The CEO of one of Oregon’s most successful startups has the same advice as your elementary school teacher: Pay attention.
Pay attention to your prospects, he says. Pay attention to your customers, and pay attention to your team.
We would also hasten to add: Pay attention to Eric Winquist. As the CEO and Founder of a company that had already grown by 2,000 percent in its first five years, Eric spoke at OEN’s Entrepreneurial Summit 2013 about the opportunities and challenges that come with rapid growth.
Well, Jama Software‘s rapid growth continues. After closing a $13 million funding round and surpassing 100 employees, Eric will return to OEN for our May PubTalk to discuss the highs and lows of an eventful year.
Here, Eric addresses three key questions: 1) How did you close your first customers? 2) How did you get past that magic million-dollar mark?, and 3) How did you make sure the wheels didn’t fall off? Register for our May PubTalk to hear more.
How did you close your first customers?
We had this opportunity with a company called SpaceX, which now has been in the news a lot. The technical folks there wanted our solution. To convince the decision-makers, a bunch of us got a video camera and we made a very personal video. This is who we are, this is why you should work with us, we understand your problem, and we’re going to do everything it takes to solve it. And that actually made the difference. We won that deal and they became one of our best customers over the years.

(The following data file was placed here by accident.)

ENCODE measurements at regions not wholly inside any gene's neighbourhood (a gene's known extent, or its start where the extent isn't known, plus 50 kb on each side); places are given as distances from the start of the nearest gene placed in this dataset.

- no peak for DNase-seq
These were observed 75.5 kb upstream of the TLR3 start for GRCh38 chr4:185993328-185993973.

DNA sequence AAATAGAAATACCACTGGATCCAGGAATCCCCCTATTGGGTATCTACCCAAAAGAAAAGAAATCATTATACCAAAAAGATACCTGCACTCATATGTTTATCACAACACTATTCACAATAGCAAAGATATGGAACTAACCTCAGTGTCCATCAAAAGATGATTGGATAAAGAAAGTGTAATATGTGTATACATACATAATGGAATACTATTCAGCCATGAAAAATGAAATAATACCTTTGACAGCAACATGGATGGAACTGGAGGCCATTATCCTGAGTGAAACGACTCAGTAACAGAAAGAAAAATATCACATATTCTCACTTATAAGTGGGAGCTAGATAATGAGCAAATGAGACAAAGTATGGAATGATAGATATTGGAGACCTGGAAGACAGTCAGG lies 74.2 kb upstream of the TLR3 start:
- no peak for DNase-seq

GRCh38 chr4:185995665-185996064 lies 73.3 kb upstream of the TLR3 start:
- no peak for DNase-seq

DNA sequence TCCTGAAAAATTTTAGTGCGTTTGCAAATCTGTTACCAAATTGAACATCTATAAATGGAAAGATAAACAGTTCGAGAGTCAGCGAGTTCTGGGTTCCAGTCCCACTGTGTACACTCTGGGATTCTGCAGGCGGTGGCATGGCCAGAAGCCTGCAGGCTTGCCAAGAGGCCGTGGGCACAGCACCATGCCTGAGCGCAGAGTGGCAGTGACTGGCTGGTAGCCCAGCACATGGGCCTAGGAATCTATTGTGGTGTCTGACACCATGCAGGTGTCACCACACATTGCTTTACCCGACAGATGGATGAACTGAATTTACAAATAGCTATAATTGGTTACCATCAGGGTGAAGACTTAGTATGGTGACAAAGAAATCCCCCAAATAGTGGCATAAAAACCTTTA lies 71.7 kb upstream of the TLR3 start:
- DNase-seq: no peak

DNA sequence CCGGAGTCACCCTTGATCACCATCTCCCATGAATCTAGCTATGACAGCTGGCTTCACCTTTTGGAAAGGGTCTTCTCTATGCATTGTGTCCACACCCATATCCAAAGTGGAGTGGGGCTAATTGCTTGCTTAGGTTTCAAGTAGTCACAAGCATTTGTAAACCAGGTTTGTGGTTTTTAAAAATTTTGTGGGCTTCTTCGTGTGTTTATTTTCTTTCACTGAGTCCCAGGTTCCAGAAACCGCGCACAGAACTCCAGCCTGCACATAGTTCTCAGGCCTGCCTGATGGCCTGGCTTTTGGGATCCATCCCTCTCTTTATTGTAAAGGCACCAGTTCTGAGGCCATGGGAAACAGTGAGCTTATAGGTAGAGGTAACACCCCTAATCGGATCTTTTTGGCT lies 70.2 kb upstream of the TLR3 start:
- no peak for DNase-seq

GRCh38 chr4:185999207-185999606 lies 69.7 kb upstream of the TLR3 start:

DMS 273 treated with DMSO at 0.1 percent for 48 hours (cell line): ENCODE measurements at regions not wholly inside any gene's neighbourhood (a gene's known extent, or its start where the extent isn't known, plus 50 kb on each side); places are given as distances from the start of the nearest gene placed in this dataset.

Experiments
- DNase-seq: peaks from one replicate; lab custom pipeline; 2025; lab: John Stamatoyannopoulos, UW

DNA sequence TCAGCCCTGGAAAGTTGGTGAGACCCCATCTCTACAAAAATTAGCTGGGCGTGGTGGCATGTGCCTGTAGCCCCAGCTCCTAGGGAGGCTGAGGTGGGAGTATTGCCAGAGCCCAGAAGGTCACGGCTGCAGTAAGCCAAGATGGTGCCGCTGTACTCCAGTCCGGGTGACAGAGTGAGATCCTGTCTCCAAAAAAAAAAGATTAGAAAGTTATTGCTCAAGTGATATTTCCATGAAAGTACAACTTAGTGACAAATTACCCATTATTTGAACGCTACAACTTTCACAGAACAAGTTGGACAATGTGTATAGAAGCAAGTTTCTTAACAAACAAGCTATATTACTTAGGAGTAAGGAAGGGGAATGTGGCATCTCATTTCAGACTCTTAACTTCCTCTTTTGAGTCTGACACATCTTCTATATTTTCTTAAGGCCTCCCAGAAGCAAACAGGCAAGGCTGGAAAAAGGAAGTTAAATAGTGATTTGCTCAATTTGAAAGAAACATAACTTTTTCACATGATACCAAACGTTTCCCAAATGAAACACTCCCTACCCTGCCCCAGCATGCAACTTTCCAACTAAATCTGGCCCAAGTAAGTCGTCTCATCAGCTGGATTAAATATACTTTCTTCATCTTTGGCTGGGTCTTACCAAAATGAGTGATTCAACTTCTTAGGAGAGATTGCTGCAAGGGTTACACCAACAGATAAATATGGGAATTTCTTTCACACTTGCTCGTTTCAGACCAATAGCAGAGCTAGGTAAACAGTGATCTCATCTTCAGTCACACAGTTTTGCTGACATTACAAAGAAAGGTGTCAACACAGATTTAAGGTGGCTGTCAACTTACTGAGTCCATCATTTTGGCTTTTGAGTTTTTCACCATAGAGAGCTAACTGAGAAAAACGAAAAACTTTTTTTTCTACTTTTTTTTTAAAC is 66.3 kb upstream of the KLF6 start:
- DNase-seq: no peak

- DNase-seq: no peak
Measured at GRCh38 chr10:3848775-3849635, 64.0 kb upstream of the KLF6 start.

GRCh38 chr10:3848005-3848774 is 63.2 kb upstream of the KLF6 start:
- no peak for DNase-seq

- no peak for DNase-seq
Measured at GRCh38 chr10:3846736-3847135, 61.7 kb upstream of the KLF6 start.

Another example is that we had another prospect who had been to Portland and mentioned that she loved Stumptown coffee. So we immediately ran out and grabbed some coffee, some mugs, and we wrote a handwritten note and sent it to her. We won that deal.
The video took a day to create, it took us a couple hours to run to Stumptown—but the takeaway of those early days is, pay attention to your prospects and figure out unique low-cost ways to stand out from the crowd.
I’d become that founder who couldn’t let go. I started paying attention to the results instead of how people were doing it.” (Tweet this)
How did you get past that magic million-dollar mark?
So we had our first customers, but we didn’t have many, we just had a few. We were competing in this space where we were going up against HP and IBM on a daily basis. They had every feature,their products were massive. We were cranking away, building every feature we could, and our customers were like, but you still don’t have this feature or that feature. And it really sucked. It’s really hard to compete against large companies.
Finally we decided we were going to spend the summer streamlining this feedback process. We built a review center, which allows writers to pull reviewers into the process much earlier. It’s social, it’s collaborative, it’s fun to use, and it just worked. It’s basically ‘track changes’ done right.